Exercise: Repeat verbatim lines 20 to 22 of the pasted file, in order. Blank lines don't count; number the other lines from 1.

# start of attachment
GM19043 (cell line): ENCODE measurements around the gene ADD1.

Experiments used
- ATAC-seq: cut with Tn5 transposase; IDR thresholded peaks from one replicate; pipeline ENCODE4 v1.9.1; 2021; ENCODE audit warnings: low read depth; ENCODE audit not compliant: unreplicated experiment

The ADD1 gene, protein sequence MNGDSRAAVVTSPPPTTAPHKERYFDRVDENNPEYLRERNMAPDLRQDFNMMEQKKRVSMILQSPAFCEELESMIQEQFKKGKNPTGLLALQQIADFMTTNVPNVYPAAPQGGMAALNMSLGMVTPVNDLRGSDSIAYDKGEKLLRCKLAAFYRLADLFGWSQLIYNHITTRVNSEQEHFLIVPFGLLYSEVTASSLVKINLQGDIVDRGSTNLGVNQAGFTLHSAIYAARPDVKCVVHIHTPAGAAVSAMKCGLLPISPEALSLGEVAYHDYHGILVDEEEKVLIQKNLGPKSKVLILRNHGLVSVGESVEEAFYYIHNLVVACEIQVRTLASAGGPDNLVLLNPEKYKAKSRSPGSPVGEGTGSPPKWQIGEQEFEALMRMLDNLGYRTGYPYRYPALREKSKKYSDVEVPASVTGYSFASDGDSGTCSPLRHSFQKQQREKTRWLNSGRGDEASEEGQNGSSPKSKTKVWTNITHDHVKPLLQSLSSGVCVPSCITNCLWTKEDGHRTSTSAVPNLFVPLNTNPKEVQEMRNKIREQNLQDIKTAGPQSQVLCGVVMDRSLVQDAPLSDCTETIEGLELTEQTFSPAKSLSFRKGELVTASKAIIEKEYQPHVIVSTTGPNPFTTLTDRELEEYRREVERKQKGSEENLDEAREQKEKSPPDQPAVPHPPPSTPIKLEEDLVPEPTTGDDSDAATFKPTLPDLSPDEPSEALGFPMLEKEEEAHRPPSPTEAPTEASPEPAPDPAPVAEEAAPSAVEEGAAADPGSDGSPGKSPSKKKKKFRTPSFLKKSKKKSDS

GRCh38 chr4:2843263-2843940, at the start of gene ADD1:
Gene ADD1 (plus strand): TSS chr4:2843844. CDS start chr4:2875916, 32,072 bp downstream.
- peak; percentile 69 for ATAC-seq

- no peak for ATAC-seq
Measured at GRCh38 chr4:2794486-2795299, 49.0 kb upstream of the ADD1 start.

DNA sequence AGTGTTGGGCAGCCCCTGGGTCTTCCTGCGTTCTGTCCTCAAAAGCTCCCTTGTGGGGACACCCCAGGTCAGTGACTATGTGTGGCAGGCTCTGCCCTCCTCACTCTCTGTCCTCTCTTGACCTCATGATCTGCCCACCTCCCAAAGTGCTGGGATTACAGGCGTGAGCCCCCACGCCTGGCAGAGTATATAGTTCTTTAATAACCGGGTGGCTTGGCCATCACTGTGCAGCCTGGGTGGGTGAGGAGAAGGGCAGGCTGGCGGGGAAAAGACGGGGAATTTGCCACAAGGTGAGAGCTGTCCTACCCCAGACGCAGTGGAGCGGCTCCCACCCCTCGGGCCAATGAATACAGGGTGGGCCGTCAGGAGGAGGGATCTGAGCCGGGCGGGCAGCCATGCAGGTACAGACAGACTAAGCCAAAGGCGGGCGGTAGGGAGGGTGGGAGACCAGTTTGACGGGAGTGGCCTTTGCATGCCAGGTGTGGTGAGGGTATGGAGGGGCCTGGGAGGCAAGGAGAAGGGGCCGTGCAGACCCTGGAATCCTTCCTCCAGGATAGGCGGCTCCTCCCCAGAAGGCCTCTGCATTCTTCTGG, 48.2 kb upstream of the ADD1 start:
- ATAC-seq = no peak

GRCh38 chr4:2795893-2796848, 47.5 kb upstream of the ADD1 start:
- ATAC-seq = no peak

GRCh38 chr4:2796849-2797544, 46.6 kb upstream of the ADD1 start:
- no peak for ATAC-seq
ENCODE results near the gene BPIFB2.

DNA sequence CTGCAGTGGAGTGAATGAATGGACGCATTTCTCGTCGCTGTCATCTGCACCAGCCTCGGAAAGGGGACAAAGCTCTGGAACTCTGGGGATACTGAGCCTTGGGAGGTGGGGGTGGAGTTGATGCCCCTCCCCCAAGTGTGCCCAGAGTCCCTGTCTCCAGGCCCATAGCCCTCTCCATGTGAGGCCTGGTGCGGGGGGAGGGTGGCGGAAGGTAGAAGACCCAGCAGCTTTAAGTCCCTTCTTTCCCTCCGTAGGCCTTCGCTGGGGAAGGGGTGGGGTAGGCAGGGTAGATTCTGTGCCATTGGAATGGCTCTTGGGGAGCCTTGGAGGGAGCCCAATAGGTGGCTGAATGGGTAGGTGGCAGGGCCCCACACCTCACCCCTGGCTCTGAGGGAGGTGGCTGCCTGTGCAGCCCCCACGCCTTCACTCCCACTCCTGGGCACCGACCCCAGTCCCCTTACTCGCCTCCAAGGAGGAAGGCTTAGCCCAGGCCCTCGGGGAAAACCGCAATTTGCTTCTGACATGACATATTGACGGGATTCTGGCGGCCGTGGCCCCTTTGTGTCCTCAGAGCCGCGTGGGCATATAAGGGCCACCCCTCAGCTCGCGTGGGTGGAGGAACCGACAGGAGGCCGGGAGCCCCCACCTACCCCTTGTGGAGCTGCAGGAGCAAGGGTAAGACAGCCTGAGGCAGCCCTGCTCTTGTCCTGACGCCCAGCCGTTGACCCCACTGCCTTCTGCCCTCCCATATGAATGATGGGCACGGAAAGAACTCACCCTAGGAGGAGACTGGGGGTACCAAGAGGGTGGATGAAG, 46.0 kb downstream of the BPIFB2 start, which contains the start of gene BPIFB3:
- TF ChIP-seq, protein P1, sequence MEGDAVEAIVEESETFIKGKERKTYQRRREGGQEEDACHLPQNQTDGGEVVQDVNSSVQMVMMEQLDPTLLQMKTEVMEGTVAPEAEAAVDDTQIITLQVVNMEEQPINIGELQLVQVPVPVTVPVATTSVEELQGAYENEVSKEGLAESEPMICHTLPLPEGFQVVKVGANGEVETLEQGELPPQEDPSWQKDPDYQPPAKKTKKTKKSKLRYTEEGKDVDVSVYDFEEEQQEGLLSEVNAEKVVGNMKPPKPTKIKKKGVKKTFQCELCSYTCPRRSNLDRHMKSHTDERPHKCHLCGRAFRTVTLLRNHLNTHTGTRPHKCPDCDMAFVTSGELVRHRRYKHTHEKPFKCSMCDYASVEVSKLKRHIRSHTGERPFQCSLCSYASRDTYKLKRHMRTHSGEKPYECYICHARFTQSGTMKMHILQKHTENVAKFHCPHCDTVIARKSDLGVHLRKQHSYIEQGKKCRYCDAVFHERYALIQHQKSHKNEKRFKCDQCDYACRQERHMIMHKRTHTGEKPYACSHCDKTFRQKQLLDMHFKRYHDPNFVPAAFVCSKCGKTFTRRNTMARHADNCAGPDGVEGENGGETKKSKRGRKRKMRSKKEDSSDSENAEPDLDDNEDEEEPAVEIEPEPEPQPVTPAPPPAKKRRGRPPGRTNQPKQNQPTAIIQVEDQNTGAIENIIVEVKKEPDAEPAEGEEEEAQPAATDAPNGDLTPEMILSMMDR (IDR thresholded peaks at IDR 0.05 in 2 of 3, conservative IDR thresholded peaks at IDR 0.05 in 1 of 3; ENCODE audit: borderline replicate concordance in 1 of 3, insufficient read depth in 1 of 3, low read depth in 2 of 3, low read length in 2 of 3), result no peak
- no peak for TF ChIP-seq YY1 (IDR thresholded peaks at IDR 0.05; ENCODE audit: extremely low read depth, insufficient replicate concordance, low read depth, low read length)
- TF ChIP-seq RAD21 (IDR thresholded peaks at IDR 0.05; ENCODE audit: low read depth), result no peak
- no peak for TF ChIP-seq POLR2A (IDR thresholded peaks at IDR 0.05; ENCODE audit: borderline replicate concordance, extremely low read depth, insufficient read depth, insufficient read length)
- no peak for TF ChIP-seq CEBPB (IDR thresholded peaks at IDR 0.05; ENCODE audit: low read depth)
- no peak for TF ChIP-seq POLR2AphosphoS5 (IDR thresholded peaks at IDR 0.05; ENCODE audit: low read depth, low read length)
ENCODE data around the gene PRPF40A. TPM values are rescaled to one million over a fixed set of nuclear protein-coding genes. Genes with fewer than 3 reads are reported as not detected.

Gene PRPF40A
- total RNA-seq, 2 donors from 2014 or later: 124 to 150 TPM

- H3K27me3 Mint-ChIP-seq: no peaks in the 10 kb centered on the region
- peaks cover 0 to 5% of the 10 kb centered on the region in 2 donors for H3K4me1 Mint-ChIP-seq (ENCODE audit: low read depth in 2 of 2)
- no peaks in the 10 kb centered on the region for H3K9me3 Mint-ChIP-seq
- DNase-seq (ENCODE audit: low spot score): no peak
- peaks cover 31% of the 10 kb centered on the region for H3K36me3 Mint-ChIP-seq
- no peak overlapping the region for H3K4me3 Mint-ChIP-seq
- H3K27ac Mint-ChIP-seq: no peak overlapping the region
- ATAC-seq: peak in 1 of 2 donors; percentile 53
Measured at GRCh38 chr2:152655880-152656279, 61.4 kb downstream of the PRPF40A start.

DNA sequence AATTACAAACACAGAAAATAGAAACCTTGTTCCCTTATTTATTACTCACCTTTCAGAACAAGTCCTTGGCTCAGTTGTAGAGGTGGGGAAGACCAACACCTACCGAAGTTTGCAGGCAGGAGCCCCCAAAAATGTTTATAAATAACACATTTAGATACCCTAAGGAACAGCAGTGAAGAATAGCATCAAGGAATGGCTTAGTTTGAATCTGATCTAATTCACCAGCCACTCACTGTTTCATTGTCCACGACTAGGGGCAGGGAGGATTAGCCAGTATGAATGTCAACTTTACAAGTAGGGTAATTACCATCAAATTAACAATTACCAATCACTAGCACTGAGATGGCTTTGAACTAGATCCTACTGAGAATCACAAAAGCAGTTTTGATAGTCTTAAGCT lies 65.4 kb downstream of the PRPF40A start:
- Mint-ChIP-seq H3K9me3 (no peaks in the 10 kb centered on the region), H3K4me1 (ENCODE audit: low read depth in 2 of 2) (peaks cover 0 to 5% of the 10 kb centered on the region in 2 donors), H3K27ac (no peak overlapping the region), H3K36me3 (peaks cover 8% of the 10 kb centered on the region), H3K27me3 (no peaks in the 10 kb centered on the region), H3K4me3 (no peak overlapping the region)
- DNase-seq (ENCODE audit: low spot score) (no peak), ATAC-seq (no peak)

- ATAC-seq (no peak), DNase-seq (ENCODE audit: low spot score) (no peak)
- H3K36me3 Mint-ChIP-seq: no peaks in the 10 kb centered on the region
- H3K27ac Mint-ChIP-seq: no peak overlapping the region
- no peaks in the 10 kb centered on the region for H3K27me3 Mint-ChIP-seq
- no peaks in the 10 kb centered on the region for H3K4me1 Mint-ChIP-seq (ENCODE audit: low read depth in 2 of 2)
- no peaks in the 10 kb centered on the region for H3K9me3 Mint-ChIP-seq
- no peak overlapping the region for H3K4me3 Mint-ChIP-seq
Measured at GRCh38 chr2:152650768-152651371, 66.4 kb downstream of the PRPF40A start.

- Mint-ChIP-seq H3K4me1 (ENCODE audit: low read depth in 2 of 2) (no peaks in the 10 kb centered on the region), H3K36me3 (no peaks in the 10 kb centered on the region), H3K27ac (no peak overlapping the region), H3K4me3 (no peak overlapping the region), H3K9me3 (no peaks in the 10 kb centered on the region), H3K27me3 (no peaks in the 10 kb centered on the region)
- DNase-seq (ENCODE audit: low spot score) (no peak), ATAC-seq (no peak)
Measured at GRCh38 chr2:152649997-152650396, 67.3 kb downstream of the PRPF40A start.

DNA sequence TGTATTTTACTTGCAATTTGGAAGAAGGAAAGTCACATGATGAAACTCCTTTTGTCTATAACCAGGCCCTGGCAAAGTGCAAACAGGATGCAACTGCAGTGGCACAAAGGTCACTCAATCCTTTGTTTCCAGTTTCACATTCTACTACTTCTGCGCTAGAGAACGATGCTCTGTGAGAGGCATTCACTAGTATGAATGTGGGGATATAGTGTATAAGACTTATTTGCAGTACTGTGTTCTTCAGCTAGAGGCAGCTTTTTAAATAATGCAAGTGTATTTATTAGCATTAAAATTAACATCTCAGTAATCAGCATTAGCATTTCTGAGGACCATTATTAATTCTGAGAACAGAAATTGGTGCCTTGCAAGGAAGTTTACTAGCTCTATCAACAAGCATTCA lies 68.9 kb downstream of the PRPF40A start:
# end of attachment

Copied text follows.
- TF ChIP-seq RAD21 (IDR thresholded peaks at IDR 0.05; ENCODE audit: low read depth), result no peak
- no peak for TF ChIP-seq POLR2A (IDR thresholded peaks at IDR 0.05; ENCODE audit: borderline replicate concordance, extremely low read depth, insufficient read depth, insufficient read length)
- no peak for TF ChIP-seq CEBPB (IDR thresholded peaks at IDR 0.05; ENCODE audit: low read depth)